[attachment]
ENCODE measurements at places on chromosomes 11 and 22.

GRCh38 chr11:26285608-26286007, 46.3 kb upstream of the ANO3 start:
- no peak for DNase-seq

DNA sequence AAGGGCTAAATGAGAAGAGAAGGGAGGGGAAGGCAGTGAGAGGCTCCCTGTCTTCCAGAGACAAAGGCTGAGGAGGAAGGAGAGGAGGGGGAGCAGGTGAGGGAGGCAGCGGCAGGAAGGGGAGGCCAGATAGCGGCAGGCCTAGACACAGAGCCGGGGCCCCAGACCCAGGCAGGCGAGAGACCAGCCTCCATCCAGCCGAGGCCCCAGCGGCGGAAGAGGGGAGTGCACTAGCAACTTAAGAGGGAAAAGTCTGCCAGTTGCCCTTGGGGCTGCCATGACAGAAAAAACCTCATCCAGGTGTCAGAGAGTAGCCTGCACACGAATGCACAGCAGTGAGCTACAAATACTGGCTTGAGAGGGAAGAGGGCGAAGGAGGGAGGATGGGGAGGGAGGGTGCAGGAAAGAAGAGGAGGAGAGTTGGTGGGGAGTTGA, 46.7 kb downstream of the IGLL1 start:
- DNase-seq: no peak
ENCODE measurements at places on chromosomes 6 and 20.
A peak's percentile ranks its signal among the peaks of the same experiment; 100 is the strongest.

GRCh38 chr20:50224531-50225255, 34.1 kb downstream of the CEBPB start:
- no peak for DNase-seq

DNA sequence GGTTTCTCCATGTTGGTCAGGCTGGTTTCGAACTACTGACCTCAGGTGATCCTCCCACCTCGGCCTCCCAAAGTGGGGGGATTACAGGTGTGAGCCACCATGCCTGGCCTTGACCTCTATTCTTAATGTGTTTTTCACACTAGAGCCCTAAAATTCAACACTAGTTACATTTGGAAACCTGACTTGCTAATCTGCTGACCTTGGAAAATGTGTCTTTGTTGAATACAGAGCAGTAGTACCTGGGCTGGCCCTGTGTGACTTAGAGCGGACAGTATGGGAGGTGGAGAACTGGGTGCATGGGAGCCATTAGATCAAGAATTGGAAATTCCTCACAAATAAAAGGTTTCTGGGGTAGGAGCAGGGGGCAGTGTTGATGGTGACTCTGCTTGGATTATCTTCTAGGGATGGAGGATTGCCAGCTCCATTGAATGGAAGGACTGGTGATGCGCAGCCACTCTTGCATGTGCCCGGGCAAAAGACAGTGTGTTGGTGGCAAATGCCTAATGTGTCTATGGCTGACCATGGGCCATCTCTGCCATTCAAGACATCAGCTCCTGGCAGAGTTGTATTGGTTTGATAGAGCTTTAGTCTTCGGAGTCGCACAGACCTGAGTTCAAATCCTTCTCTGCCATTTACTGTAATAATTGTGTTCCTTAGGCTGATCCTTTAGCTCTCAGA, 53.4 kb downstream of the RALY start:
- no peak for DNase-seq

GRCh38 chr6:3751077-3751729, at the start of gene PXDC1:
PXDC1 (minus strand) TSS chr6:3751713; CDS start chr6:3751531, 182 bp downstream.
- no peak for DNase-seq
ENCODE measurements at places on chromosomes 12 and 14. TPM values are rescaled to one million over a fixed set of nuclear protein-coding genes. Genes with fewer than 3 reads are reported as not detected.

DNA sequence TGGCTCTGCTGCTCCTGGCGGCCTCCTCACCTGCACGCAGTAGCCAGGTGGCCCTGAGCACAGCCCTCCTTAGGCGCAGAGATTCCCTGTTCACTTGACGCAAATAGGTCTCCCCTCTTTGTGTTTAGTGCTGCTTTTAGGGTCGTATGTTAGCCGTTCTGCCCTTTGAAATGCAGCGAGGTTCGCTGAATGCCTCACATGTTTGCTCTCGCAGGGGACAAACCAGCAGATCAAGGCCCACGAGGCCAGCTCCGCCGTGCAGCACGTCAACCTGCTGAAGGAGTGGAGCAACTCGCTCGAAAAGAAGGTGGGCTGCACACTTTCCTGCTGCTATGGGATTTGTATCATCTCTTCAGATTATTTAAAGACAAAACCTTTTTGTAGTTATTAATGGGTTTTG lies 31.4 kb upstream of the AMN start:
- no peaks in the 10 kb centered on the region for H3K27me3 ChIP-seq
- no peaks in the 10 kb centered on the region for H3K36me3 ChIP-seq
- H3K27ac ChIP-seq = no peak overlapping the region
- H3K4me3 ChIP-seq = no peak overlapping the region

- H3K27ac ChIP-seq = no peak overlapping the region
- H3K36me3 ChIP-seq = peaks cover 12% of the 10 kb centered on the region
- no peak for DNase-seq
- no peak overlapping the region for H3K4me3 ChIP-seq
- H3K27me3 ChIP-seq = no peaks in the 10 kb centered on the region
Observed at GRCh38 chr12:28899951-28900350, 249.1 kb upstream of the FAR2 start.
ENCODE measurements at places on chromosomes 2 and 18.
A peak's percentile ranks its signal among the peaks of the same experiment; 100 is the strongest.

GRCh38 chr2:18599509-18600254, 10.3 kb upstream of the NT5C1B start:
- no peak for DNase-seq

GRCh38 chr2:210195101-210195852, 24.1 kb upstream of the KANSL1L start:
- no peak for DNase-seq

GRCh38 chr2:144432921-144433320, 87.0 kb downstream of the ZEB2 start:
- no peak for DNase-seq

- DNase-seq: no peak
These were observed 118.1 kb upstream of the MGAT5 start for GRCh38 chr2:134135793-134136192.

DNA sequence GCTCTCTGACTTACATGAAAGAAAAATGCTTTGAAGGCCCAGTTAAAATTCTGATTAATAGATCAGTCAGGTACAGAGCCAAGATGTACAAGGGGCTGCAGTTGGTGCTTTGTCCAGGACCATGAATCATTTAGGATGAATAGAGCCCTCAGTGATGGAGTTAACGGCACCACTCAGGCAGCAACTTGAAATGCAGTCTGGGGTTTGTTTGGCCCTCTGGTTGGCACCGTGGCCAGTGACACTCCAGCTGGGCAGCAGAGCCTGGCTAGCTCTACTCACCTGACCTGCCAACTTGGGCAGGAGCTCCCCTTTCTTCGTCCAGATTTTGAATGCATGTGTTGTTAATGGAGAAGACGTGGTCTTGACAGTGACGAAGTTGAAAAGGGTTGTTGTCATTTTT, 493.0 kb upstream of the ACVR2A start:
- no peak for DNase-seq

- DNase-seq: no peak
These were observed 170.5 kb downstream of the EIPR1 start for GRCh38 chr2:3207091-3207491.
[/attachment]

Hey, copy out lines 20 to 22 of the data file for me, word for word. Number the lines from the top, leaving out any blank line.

- H3K4me3 ChIP-seq = no peak overlapping the region

- H3K27ac ChIP-seq = no peak overlapping the region
- H3K36me3 ChIP-seq = peaks cover 12% of the 10 kb centered on the region